The Russian Ministry of Justice is asking the nation’s Supreme Court to ban the “international LGBT public movement.”
The ministry announced the lawsuit on Friday, calling global LGBT movements “signs and manifestations of extremist nature” that create “incitement of social and religious discord.”
This is the latest and most comprehensive legal move against LGBT pride campaigns from overseas by the Russian government, which has firmly opposed liberalizing sexual norms.
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The Supreme Court of Russia will hold a hearing on the lawsuit on Nov. 30, the Justice Ministry said.
It is not immediately clear how a successful ban on the “public movement” would manifest, nor how such a prohibition would be enforced.
Laws against the propagation of LGBT material began in 2013 with a ban on “LGBT propaganda” for children, which was later expanded to include the entire public regardless of age.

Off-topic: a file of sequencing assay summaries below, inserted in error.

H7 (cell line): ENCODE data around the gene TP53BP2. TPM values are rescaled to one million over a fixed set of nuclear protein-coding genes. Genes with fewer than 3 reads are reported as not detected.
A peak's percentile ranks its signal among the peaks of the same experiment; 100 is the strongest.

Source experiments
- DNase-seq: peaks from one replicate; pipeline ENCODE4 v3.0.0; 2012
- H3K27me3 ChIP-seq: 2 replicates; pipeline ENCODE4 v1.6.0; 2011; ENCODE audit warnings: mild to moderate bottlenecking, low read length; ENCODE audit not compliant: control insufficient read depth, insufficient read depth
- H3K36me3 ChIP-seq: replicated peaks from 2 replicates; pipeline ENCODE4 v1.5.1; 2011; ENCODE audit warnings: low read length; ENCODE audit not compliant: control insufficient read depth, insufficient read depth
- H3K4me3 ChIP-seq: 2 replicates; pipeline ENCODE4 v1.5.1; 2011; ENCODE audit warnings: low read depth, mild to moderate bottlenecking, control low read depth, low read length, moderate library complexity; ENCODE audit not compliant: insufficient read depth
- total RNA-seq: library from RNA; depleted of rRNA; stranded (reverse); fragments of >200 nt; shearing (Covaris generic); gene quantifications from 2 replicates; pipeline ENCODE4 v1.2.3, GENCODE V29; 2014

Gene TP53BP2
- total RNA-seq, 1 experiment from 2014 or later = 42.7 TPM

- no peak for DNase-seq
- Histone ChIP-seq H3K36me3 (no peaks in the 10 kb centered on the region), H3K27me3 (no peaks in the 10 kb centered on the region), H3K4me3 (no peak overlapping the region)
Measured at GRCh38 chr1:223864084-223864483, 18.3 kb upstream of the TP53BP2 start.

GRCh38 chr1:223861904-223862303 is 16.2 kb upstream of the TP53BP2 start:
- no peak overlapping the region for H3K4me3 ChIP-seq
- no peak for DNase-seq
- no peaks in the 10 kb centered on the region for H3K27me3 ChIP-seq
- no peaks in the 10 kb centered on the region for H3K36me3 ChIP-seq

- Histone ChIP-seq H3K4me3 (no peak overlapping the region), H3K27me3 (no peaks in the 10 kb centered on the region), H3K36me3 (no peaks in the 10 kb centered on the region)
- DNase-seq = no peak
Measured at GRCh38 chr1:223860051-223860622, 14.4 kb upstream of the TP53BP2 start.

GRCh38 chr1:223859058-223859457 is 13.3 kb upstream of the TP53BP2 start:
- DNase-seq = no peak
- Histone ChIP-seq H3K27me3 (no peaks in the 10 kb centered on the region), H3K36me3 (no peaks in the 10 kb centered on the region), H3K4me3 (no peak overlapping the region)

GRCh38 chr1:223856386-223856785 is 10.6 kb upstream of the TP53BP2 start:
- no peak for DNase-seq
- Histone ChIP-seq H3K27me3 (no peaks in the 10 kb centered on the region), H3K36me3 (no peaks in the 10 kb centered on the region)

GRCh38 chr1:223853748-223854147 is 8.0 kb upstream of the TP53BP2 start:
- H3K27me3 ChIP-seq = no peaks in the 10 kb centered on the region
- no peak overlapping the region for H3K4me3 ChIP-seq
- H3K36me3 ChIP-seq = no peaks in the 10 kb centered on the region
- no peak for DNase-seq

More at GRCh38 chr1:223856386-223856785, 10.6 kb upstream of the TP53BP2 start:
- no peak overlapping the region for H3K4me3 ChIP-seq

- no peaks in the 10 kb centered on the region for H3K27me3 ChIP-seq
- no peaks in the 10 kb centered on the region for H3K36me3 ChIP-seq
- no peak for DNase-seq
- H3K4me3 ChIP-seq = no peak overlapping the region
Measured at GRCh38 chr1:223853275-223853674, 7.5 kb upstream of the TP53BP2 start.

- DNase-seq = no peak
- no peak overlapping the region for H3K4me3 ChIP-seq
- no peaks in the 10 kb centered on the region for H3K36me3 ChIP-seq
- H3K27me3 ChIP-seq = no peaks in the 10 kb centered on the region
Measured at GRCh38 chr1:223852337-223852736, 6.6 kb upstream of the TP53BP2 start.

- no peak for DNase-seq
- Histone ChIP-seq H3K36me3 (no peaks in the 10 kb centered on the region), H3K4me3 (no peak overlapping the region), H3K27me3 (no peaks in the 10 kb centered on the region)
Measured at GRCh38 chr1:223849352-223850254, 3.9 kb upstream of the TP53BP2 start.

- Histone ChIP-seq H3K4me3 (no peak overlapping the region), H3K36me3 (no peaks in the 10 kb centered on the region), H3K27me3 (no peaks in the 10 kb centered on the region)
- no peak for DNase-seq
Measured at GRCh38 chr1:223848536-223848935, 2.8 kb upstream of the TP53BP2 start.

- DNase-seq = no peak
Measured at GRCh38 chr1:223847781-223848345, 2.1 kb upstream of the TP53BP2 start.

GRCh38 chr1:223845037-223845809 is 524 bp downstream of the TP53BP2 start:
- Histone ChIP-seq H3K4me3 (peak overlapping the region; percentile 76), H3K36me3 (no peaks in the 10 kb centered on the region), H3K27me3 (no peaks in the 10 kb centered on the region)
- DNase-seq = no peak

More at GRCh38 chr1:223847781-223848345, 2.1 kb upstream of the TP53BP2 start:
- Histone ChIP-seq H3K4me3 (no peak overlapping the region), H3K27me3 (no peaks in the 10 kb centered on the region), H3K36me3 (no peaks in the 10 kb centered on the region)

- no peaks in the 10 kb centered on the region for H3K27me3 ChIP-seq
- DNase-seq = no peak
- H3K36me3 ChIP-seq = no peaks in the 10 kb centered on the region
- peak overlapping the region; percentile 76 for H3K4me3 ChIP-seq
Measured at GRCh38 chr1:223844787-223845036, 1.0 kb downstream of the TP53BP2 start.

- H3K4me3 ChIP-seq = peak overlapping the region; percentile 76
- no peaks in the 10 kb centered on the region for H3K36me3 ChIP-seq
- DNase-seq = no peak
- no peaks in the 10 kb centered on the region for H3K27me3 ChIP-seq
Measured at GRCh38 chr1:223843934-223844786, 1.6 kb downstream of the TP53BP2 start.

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Earlier this year, Russia banned “medical interventions aimed at changing the sex of a person,” and added transgender people to the list of demographics not allowed to adopt children.
Russian social policy has trended conservative on LGBT issues for many years while Putin’s government characterizes the rise of same-sex couples and transgenderism as undesirable social contagions from the West.
“Do we really want to have here, in our country, in Russia, ‘Parent No. 1, No. 2, No. 3’ instead of ‘mom’ and ‘dad?’” asked during a ceremony in 2022.
He continued, “Do we really want perversions that lead to degradation and extinction to be imposed in our schools from the primary grades?”
However, Putin acknowledged that LGBT people are “part of the society, too” at an event in St. Petersburg on Friday.
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